Getting a cost-of-living adjustment (COLA) rider with a disability income (DI) policy can certainly add to the price — but it can also lead to a dramatic increase in well-being for a policyholder who ends up filing a claim.
Let’s look at a case involving Jane Doe, Esquire.
Assumptions about Jane:
- 30 years old.
- Annual income: $100,000.
Jane buys a policy that provides $5,000 per month in coverage, with a 90-day wait and benefits paid to age 70. The DI contract is an own occupation, residual/recovery policy, with a catastrophic benefit added.
Jane buys this contract from a quality carrier. It will cost her about $2,500 per year for the next 40 working years, for a total payment of $100,000, give or take a couple hundred dollars either way if she “shops “ the coverage among DI carriers.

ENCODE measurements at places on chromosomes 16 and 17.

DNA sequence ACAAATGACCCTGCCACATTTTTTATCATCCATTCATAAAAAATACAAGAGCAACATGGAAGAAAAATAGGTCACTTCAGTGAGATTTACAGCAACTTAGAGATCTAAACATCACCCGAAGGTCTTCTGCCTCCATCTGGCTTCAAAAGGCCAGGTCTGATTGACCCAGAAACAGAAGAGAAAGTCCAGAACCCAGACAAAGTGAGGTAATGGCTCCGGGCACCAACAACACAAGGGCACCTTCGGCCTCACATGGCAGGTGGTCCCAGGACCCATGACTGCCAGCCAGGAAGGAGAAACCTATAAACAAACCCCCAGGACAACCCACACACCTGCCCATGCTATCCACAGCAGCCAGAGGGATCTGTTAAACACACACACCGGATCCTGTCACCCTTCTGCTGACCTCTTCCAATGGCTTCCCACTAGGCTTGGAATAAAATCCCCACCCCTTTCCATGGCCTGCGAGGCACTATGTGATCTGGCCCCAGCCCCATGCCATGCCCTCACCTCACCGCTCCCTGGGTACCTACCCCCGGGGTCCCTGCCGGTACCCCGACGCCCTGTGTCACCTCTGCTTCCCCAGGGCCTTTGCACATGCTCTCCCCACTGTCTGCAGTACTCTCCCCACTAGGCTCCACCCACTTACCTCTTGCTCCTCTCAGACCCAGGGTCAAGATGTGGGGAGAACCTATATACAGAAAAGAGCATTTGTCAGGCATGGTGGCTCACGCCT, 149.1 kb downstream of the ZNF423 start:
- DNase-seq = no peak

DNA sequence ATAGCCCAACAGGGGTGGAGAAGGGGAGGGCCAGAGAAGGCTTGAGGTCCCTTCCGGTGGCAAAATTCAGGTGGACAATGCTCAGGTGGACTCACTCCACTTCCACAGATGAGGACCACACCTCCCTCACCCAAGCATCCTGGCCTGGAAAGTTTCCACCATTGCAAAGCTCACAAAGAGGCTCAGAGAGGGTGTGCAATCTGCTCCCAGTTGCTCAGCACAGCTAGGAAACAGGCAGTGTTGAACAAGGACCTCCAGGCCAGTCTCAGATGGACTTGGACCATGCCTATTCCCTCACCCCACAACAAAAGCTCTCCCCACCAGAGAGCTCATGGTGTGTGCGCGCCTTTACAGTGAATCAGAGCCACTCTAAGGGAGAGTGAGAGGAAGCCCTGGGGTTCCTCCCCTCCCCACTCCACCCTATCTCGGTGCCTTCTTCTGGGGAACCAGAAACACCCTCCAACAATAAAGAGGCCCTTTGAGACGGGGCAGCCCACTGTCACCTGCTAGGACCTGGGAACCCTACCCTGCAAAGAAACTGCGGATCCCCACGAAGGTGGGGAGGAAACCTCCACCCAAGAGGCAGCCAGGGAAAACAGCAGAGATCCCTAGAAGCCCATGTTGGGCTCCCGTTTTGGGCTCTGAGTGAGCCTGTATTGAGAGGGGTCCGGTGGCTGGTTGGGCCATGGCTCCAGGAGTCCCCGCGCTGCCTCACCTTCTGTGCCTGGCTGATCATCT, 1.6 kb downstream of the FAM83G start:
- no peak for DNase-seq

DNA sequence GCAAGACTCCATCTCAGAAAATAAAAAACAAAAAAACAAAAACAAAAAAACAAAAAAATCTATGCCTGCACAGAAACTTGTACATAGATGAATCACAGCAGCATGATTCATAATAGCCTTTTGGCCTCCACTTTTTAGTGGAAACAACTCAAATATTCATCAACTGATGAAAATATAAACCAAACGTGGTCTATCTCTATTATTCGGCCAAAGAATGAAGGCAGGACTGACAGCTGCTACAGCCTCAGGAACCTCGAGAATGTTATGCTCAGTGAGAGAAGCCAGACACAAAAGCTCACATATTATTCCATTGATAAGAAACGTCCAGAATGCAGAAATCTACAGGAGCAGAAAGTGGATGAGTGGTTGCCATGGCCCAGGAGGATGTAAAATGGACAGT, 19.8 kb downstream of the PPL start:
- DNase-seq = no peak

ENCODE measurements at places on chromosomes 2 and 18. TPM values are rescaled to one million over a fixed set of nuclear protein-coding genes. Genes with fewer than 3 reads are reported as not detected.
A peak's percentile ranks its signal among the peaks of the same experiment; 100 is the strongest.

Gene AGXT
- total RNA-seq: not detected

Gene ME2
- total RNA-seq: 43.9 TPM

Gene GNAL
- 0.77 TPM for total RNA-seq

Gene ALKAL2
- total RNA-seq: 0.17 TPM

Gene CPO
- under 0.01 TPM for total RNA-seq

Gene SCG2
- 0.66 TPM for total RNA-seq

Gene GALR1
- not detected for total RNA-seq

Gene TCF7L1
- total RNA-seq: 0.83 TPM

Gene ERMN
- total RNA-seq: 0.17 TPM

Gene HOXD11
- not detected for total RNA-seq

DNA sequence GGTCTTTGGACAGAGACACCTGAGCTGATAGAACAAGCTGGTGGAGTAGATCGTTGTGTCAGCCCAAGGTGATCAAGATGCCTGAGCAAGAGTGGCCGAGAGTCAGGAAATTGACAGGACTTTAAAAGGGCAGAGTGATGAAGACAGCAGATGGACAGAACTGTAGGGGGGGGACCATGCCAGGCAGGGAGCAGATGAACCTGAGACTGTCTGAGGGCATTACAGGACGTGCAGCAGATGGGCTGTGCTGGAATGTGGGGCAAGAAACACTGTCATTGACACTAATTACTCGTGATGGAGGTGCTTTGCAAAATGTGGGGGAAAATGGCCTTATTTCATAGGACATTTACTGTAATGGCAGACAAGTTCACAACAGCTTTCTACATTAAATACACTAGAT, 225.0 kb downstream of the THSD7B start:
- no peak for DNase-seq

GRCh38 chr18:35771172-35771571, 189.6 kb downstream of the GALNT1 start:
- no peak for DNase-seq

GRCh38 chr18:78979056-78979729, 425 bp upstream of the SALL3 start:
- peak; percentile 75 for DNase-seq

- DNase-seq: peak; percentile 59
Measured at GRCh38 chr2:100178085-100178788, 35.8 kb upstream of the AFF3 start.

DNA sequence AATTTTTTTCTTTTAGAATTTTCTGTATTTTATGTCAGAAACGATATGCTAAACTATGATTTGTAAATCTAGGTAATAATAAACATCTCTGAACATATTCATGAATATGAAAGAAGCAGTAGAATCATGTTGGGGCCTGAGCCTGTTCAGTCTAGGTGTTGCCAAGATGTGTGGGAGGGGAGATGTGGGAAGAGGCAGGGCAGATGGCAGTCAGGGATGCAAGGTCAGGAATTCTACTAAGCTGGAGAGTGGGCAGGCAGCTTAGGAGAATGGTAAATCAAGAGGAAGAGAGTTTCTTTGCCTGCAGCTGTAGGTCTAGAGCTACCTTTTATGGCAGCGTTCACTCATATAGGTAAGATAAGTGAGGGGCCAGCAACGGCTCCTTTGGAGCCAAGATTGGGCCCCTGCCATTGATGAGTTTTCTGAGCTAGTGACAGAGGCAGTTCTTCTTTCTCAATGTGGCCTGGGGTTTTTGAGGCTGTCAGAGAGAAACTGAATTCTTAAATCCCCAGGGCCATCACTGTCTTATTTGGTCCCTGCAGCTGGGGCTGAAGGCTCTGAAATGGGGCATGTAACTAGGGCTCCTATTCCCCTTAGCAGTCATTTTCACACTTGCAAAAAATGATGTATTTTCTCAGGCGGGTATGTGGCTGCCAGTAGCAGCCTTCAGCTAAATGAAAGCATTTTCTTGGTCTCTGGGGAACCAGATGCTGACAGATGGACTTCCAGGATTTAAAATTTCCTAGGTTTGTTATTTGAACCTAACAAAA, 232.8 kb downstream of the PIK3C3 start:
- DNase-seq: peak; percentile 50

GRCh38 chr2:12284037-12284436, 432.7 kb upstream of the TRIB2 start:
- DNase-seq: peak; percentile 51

Even if she is never disabled, the $100,000 would be well spent on protecting her lifestyle.
If she has a terrible accident or sickness the day after she puts the contract in force, the contract will pay her about $2,385,000 over her lifetime.
Her insurance representative convinces her to add a 3 percent, Consumer Price Index (CPI) inflation rider to the contract.
The scenario is the same as described above, except that adding the rider adds about $350 per year to the cost of the contract, or about $14,000 to the above-mentioned $100,000 in total premium premiums.